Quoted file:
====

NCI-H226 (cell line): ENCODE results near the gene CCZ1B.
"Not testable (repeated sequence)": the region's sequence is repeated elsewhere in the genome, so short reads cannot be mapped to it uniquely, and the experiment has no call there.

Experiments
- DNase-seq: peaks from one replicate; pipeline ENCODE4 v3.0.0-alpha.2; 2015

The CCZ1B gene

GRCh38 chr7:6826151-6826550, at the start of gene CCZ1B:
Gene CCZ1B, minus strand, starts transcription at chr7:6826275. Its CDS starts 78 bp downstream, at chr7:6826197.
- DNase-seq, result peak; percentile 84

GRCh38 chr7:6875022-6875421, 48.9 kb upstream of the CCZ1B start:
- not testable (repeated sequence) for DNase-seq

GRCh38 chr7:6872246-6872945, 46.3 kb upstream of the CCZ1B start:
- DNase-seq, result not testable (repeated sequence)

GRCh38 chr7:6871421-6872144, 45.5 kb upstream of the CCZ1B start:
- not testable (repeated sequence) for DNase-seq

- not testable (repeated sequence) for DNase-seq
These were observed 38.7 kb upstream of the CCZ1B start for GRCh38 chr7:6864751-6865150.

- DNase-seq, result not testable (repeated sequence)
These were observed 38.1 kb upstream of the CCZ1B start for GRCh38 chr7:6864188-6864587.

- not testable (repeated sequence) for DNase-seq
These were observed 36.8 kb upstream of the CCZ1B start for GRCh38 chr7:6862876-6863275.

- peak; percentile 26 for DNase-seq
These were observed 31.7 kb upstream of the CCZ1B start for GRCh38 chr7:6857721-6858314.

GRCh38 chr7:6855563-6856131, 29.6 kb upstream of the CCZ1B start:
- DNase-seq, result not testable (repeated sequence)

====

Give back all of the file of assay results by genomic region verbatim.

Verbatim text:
NCI-H226 (cell line): ENCODE results near the gene CCZ1B.
"Not testable (repeated sequence)": the region's sequence is repeated elsewhere in the genome, so short reads cannot be mapped to it uniquely, and the experiment has no call there.

Experiments
- DNase-seq: peaks from one replicate; pipeline ENCODE4 v3.0.0-alpha.2; 2015

The CCZ1B gene

GRCh38 chr7:6826151-6826550, at the start of gene CCZ1B:
Gene CCZ1B, minus strand, starts transcription at chr7:6826275. Its CDS starts 78 bp downstream, at chr7:6826197.
- DNase-seq, result peak; percentile 84

GRCh38 chr7:6875022-6875421, 48.9 kb upstream of the CCZ1B start:
- not testable (repeated sequence) for DNase-seq

GRCh38 chr7:6872246-6872945, 46.3 kb upstream of the CCZ1B start:
- DNase-seq, result not testable (repeated sequence)

GRCh38 chr7:6871421-6872144, 45.5 kb upstream of the CCZ1B start:
- not testable (repeated sequence) for DNase-seq

- not testable (repeated sequence) for DNase-seq
These were observed 38.7 kb upstream of the CCZ1B start for GRCh38 chr7:6864751-6865150.

- DNase-seq, result not testable (repeated sequence)
These were observed 38.1 kb upstream of the CCZ1B start for GRCh38 chr7:6864188-6864587.

- not testable (repeated sequence) for DNase-seq
These were observed 36.8 kb upstream of the CCZ1B start for GRCh38 chr7:6862876-6863275.

- peak; percentile 26 for DNase-seq
These were observed 31.7 kb upstream of the CCZ1B start for GRCh38 chr7:6857721-6858314.

GRCh38 chr7:6855563-6856131, 29.6 kb upstream of the CCZ1B start:
- DNase-seq, result not testable (repeated sequence)